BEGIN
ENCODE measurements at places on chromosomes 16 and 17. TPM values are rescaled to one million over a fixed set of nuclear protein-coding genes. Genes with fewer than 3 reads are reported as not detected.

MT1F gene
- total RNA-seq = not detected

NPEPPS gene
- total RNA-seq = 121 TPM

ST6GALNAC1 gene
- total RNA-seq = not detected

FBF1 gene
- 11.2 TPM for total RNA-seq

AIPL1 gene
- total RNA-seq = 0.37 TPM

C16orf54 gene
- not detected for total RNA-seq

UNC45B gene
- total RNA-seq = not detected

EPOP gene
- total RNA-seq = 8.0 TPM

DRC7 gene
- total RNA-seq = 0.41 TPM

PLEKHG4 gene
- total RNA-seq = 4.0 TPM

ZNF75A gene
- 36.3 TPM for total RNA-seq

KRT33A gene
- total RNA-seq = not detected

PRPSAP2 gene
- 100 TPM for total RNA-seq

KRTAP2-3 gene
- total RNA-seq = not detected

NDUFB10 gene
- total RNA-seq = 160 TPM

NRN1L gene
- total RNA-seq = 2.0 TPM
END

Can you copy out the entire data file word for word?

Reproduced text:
ENCODE measurements at places on chromosomes 16 and 17. TPM values are rescaled to one million over a fixed set of nuclear protein-coding genes. Genes with fewer than 3 reads are reported as not detected.

MT1F gene
- total RNA-seq = not detected

NPEPPS gene
- total RNA-seq = 121 TPM

ST6GALNAC1 gene
- total RNA-seq = not detected

FBF1 gene
- 11.2 TPM for total RNA-seq

AIPL1 gene
- total RNA-seq = 0.37 TPM

C16orf54 gene
- not detected for total RNA-seq

UNC45B gene
- total RNA-seq = not detected

EPOP gene
- total RNA-seq = 8.0 TPM

DRC7 gene
- total RNA-seq = 0.41 TPM

PLEKHG4 gene
- total RNA-seq = 4.0 TPM

ZNF75A gene
- 36.3 TPM for total RNA-seq

KRT33A gene
- total RNA-seq = not detected

PRPSAP2 gene
- 100 TPM for total RNA-seq

KRTAP2-3 gene
- total RNA-seq = not detected

NDUFB10 gene
- total RNA-seq = 160 TPM

NRN1L gene
- total RNA-seq = 2.0 TPM